Be warned – Roberto Bolaño’s epic novel “2666” isn’t for the faint of heart. This big, difficult beast of a book weighs in at 900 pages, almost one third of them describing in clinical detail the epidemic of femicides occurring in the border city of Ciudad Juárez, Mexico, where since 1993 hundreds (possibly thousands) of women have been violently raped, killed and mutilated. For those of you who contemplate abandoning the novel during the sickening section, “The Part About The Crimes”, take heart – the emotional and intellectual payoff waiting on the other side is worth the effort.
The story is told in five mysterious parts, many of them featuring love triangles between emotionally stunted characters trying to make sense out of an increasingly threatening world. In “The Part About The Critics,” we meet an international troupe of literary critics – one each from Spain, France, Italy and England – all of them obsessed with a reclusive German author named Benno von Archimboldi. Traveling from one obscure literary symposium to the next, the four form a fast friendship that soon evolves into kind of sad love triangle between the English critic Liz Norton and her sometimes lovers Espinoza and Pelletier, Spanish and French critics more interested in the idea of intimacy than the thing itself. The trio travels to Mexico, hot on the trail of Archimboldi, leaving the crippled Italian critic Morini behind in Europe.
But once in Santa Teresa, Mexico (a fictional border town symbolizing Ciudad Juarez), the critics are overwhelmed by the hostile landscape, where “the sky, at sunset, looked like a carnivorous flower” and the children playing soccer resemble “a team of the terminally ill and a team of the starving to death.” We learn of the “murder epidemic”, the femicides, and soon everyone’s dreams are invaded by ghosts, strange and evil portents of things to come. Liz Norton flees the country, returning to Europe, and the elusive author Archimboldi is never found.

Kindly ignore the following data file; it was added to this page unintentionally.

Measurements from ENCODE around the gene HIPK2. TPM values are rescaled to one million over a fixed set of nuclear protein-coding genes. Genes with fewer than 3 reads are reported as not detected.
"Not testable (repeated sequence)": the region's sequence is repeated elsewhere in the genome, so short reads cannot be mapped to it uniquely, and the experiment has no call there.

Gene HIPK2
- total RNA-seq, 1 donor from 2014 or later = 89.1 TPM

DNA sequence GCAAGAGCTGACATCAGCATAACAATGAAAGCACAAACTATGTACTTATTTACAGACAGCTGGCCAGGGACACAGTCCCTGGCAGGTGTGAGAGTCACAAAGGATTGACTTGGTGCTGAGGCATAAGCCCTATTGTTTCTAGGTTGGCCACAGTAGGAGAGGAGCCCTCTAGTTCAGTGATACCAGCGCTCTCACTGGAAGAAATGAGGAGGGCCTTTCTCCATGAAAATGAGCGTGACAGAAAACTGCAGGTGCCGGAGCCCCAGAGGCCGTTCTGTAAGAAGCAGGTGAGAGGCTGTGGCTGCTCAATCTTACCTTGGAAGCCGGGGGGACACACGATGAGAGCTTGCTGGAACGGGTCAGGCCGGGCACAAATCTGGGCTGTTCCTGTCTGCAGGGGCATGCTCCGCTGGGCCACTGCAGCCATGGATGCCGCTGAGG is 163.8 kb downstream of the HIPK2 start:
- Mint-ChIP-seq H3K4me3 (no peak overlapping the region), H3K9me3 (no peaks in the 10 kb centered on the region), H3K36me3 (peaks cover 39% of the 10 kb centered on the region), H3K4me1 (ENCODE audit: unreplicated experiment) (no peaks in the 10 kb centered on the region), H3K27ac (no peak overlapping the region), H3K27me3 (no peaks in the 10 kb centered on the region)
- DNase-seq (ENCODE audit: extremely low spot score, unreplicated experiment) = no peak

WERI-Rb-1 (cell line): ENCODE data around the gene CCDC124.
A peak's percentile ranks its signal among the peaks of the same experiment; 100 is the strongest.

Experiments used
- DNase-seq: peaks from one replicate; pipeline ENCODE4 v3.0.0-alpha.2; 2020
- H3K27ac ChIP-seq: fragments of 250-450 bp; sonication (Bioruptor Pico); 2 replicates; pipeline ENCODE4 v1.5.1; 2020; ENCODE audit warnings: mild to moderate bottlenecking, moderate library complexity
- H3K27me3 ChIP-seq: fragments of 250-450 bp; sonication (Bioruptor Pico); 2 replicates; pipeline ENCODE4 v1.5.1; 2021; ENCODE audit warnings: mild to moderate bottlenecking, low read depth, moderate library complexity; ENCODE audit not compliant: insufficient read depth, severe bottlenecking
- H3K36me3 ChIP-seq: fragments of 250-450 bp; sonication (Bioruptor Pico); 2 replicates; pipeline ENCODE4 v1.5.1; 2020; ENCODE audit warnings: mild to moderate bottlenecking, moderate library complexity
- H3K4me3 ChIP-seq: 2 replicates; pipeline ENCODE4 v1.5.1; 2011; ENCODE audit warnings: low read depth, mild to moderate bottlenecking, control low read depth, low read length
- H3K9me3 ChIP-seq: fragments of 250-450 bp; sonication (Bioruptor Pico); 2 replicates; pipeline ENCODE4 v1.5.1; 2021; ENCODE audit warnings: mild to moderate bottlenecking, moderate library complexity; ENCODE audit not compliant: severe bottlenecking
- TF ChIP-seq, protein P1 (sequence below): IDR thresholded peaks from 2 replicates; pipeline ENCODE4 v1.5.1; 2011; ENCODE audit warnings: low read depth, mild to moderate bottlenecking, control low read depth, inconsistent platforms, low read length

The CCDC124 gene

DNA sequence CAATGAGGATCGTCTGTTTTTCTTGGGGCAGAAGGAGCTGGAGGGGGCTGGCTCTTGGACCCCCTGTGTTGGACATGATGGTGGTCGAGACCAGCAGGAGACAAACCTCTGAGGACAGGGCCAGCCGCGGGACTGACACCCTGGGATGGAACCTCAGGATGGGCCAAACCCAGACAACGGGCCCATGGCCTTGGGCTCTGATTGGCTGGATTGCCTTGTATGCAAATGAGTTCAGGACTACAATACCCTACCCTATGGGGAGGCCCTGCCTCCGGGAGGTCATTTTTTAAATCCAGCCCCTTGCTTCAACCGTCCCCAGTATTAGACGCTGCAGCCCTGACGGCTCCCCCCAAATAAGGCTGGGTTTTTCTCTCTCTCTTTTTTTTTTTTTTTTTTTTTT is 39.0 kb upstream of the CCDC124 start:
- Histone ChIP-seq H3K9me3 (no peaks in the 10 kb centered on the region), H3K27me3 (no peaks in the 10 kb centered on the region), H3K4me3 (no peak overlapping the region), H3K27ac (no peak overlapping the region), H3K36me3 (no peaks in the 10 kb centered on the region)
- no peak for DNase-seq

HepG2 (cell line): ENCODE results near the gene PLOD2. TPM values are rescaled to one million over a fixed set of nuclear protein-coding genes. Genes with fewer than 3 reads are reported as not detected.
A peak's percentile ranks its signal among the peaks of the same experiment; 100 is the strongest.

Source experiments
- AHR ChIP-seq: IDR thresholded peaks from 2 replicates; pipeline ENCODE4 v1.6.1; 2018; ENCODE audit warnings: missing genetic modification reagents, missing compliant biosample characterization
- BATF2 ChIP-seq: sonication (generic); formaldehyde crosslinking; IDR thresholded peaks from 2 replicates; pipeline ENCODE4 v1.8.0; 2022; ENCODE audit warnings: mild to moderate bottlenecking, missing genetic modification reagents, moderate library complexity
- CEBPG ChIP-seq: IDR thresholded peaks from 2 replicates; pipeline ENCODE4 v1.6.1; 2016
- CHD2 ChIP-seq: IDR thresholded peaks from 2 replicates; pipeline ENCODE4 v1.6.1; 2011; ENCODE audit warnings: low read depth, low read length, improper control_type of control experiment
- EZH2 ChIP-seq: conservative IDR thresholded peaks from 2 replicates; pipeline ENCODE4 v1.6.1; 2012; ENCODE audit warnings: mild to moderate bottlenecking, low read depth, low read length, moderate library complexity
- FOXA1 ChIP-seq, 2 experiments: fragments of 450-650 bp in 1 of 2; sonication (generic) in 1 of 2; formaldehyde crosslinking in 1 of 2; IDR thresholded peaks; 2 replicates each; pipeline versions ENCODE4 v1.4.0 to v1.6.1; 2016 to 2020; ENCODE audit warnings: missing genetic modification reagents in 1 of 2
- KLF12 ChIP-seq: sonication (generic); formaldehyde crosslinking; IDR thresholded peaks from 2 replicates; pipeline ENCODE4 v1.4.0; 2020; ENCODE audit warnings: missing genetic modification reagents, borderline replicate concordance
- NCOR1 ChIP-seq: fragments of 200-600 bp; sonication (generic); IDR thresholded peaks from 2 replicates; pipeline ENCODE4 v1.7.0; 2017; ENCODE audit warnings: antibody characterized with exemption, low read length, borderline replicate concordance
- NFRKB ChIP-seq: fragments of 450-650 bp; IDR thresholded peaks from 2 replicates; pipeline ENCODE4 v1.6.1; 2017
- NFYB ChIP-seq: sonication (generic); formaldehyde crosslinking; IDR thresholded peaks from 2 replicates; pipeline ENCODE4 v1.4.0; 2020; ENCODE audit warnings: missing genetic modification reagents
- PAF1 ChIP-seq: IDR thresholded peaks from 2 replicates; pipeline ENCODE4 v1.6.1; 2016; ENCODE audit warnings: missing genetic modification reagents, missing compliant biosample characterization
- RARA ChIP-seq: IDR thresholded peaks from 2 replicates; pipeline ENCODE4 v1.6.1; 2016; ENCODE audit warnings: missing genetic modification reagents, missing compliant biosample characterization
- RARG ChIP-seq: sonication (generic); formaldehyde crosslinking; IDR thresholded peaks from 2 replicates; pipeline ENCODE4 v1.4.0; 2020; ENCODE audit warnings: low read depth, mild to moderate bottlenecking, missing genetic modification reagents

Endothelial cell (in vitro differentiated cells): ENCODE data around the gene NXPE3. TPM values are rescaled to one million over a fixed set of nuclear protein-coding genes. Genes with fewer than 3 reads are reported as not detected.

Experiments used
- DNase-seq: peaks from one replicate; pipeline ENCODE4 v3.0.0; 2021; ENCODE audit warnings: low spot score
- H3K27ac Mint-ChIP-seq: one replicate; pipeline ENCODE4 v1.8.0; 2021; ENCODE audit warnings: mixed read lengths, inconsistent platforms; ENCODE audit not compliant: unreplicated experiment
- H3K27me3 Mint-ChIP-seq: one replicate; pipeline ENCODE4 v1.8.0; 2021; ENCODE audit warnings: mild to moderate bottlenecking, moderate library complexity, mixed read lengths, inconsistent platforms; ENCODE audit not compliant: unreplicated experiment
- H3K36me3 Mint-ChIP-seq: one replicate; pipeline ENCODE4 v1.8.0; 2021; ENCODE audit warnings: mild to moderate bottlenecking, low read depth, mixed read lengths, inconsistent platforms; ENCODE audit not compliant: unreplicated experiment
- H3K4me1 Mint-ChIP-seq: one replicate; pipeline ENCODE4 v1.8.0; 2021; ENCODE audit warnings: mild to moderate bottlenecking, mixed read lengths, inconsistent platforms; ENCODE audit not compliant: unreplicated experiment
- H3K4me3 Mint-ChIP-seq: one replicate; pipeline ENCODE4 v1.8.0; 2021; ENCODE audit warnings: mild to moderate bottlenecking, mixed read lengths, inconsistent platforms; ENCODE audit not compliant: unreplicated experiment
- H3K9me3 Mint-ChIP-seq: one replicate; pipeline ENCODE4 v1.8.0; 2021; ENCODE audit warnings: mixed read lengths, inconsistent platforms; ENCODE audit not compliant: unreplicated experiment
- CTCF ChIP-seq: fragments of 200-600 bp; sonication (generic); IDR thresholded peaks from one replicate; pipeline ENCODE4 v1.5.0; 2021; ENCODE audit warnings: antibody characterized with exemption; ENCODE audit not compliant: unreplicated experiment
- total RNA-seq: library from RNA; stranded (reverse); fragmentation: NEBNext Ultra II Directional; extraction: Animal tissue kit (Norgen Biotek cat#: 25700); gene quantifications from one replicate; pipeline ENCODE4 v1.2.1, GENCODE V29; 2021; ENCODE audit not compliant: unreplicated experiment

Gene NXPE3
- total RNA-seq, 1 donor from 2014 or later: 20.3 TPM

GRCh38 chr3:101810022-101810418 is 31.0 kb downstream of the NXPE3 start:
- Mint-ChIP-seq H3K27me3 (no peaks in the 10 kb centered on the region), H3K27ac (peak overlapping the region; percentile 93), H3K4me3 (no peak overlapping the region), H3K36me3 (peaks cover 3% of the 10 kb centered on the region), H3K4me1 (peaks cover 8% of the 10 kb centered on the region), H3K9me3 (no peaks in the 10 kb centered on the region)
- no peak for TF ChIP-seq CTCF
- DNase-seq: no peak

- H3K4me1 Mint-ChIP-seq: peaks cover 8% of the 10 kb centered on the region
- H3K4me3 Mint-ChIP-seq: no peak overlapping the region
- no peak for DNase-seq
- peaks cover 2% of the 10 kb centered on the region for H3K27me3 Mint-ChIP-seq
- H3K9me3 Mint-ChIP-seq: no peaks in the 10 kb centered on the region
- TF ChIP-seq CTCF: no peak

In part two, “The Part About Amalfitano”, we meet the Chilean exile Amalfitano, a middling intellectual trying to raise his beautiful daughter in Santa Teresa, the murder capital of the world, where women and girls regularly disappear from dance clubs or short walks to and from work, their bodies found days or weeks later in the desert. After his wife abandons him for a poet (another sad love triangle) then descends into madness and sexual perversion, Amalfitano accepts a teaching position at the University of Santa Teresa, which is like “a cemetery that suddenly begins to think, in vain. It was also like an empty dance club.” In order to cope with his exile and his concern for his daughter Rosa, Amalfitano entertains “make-believe ideas. As if he were looking out the window and forcing himself to see an extraterrestrial landscape.” These fanciful ideas sustain him, forming what might be the core conceit of the novel itself:
“Anyway, these ideas or feelings or ramblings had their satisfactions. They turned the pain of others into memories of one’s own. They turned pain, which is natural, enduring, and eternally triumphant, into personal memory, which is human, brief, and eternally elusive. They turned a brutal story of injustice and abuse, an incoherent howl with no beginning or end, into a neatly structured story in which suicide was always held out as a possibility. They turned flight into freedom, even if freedom meant no more than the perpetuation of flight. They turned chaos into order, even if it was at the cost of what is commonly known as sanity.”